What you can ask are things like who has an attack value greater than or equal to something else’s health, but you can’t ask the rules to predict the future and act accordingly. It sounds like it should be easy, but it doesn’t technically work. So you have to fall back on simple, well-defined conditionals (like attack less than health) with the understanding that various abilities and effects will render your guess wrong sometimes.
Then there’s the question of what happens if there are multiple such fights happening at once. Which one do you choose? One answer is ‘it’s random’ which is simple but can also be unsatisfying and potentially enraging. Another answer is ‘the most important one’ but then you need to define what that means, and you’ll often get it wrong, and if you try to frequently get it right then your algorithm will be hard for players to properly predict in situations where the right answer isn’t obvious, and you’ll still sometimes get it wrong. Plus the more complex rules you add, and text you effectively add to the card that isn’t written on the card, the less the players understand about what’s going on, and they stop having all the fun.
Thus, after many hours, we still couldn’t figure out a satisfying way to make this simplest of all traps work. There were many solutions, but all of them fell short in one way or another. That doesn’t mean the game doesn’t include offensive combat tricks, but it does mean that we’ve given up on them being as elegant and satisfying as we’d like them to be.
What we did instead was make something that had a variety of interesting effects, understand it will often happen at “interesting” times, let that be part of the decision on when and whether to play it, and let the chips fall where they may. So presenting: Strength Training.
If you could choose exactly when Strength Training would and wouldn’t happen, including during combat, we wouldn’t be able to price it at 3 resources. Not giving you control has its upsides.
It’s a Trap
A rule that ensures a trap will trigger when you want it to, but not when you don’t want it to, threatens to balloon quickly. Whenever possible, we kept things simple, even when it wasn’t the exact thing you would most want, and adjusted the cost accordingly.
This could be considered the simplest possible trap with the maximal amount of the trap nature:
A card is a trap if and only if it has a trap trigger. Here it is simple – your rival deployed a card, any card. You’re not about to let that happen.
If your rival sniffs this out, they can answer it by deploying something cheap and/or irrelevant first, and get this out of the way. The ability to play actions first and deploy them later helps you sequence your cards to minimize the damage here.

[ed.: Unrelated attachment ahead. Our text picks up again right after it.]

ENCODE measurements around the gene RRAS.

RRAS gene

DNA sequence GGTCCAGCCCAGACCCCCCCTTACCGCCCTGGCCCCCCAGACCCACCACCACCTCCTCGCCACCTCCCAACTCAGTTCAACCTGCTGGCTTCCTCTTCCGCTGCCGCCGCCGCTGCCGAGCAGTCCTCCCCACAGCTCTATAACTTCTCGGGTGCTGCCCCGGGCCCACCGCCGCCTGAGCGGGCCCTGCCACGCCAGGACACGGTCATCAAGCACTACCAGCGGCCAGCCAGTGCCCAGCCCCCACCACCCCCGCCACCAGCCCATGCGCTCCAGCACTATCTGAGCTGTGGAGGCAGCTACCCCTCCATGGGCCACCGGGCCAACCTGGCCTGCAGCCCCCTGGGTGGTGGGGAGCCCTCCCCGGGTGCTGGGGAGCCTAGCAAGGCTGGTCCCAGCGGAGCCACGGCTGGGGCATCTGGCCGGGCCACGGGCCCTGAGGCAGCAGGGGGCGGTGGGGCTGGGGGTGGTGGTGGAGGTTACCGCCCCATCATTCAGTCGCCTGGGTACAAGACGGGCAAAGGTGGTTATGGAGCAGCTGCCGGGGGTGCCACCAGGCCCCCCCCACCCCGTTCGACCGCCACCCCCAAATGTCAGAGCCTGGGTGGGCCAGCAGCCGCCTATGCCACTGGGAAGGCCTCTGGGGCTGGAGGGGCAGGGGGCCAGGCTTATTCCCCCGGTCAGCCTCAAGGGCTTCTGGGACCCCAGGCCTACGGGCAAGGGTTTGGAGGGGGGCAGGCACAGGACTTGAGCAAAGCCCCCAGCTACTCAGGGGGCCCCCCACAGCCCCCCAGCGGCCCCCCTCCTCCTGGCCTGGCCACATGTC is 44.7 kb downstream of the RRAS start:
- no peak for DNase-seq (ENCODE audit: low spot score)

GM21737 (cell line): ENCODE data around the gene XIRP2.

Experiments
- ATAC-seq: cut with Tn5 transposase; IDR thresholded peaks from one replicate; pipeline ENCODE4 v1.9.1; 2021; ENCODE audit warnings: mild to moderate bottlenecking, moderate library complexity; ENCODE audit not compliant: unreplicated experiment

Note that if you play two copies of Counter at the same time, you are going to be quite sad, because both will deploy at the same time and the second one will be wasted. Traps are not, by default, ‘intelligent’ enough to avoid such mistakes. Rather than treat this as a bug, and add a ton of complexity to fix this, we’ve embraced it as a feature. Part of the puzzle of traps is figuring out simple triggers that create interesting decisions for players, and part of the skill of traps is deciding how and when to use them to get as much value as possible.
Now contrast Counter, which can stop anything, with a card that in many other games would be much worse, but in our game might turn out to be better:
If you were choosing when to deploy or not deploy both cards, Counter would be much, much stronger than Recount. Recount only works when your rival has spent down all their resources, which they can often avoid doing, whereas Counter works every time. Counter happens when the card is deployed rather than played, so you have more time to get it ready. There’s no way these two cards would have almost the same resource cost.
However, in Emergents, Recount is likely to hit expensive cards and highly unlikely to hit cheap cards. You can play around it by holding onto one of your generic resources. In an ideal situation, you can spend most of your resources, then spend the last bit on something cheap and unimportant and see what happens. But what you often cannot do is run a quick check to see if Recount is there.
We’re still balancing our initial card set, so it’s possible one of these cards will end up costing more generic resources than the other. But I don’t have a strong favorite for which one it would be.
Between reactive cards that you can pay for now and use later, and other reactive cards that are traps and not entirely under your control, and all the resulting bluffs and other mind games, Emergents opens up a space that hasn’t been properly explored before. We look forward to seeing what it can do.